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From what I understand, GPT and GPT-2 are trained to predict the $N^{th}$ word in a sentence given the previous $N-1$ words. When the vocabulary size is very large (100k+ words) how is it able to generate any meaningful prediction? Shouldn't it become extremely difficult to correctly label the next word given that there are 100k possible labels to choose from? Even a large-scale classification problem like ImageNet has only 1k classes to choose from.

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GPT-2 does not use a word-level vocabulary but a subword-level vocabulary, specifically byte-pair encoding (BPE). This means that it does not predict the next word but the next subword token.

BPE tries to find the pieces of words that are most reusable. BPE also keeps character subwords (e.g. "a", "W").

The subword vocabulary used by GPT-2 is 50k tokens big. You can take a look at the vocabulary here. There, you can see that token #12175 is "retro" and token #11147 is "fit", so when tokenizing word "retrofit", you would probably get the 2 subword tokens #68 and #12541. When tokenizing a low-frequency word (i.e. that did not appear in the BPE training data), you probably end up with small subwords tokenization, e.g. "Kilimanjaro" --> "Kil", "iman", "jar", "o".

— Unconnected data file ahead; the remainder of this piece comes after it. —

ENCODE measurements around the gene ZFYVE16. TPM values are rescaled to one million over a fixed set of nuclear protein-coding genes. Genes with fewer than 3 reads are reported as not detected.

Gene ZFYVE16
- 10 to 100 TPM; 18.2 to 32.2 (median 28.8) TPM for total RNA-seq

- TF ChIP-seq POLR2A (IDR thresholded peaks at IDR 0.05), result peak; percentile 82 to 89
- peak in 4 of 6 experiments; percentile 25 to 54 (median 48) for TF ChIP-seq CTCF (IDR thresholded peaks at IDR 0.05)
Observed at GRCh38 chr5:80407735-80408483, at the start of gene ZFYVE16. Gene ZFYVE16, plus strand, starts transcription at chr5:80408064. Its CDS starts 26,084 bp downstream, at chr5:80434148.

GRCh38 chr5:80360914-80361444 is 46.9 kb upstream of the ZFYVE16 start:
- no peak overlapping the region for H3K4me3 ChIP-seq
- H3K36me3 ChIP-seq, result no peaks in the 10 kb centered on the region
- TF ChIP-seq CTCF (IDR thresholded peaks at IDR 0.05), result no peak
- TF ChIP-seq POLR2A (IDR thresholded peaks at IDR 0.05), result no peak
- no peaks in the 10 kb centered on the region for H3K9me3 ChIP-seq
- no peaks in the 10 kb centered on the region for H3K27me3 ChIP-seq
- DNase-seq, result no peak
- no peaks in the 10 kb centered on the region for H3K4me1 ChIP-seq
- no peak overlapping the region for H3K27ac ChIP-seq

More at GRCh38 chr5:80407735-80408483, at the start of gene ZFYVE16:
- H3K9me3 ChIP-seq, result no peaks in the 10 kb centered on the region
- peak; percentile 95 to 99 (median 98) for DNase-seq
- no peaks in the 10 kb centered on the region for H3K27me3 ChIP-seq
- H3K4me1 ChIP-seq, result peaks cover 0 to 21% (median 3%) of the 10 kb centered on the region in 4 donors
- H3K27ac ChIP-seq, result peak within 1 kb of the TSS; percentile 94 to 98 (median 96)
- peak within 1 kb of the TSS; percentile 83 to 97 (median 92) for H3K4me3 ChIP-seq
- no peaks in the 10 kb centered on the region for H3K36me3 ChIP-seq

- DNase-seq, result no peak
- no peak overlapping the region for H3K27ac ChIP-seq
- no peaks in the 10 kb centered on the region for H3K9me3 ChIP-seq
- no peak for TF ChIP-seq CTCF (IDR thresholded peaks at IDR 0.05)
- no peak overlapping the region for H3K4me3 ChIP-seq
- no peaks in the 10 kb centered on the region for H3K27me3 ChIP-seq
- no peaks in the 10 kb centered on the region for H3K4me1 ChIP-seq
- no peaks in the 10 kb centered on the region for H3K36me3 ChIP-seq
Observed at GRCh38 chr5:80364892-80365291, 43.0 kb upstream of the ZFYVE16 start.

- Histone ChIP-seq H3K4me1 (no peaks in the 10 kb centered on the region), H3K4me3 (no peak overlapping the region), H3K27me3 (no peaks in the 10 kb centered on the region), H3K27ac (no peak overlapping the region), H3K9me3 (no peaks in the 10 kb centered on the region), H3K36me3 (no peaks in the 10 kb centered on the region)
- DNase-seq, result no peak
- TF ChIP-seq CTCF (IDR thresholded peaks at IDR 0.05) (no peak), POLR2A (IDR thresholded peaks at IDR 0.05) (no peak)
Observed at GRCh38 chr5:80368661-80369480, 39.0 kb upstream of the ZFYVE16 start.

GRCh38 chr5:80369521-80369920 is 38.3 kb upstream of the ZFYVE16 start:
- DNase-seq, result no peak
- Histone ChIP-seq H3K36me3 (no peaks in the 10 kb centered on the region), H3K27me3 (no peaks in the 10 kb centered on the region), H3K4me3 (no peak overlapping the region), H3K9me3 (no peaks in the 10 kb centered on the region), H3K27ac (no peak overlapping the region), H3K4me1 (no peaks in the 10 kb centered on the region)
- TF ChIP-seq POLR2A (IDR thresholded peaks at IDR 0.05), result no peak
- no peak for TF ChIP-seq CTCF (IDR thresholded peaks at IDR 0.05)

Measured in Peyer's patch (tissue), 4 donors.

Using a word-level vocabulary is very troublesome, because:

  1. the amount of existing word surface forms exceeds the size that it is manageable for a neural net, even for a morphologically simple language like English. For morphologically-rich fusional languages and, especially, agglutinative languages, using word-level vocabularies is much more inconvenient.
  2. language is "open", in the sense that new words can be created, either by stitching together existing words (e.g. manspreading), or by making up new words altogether (e.g. bazinga).
  3. the less frequently a token appears in the training data, the less our net will learn to use it. If we have many many different tokens, the frequency of appearance of each token in the training data will be very low (i.e. data scarcity), so our net will not learn properly.

Therefore, subword vocabularies are the norm nowadays.

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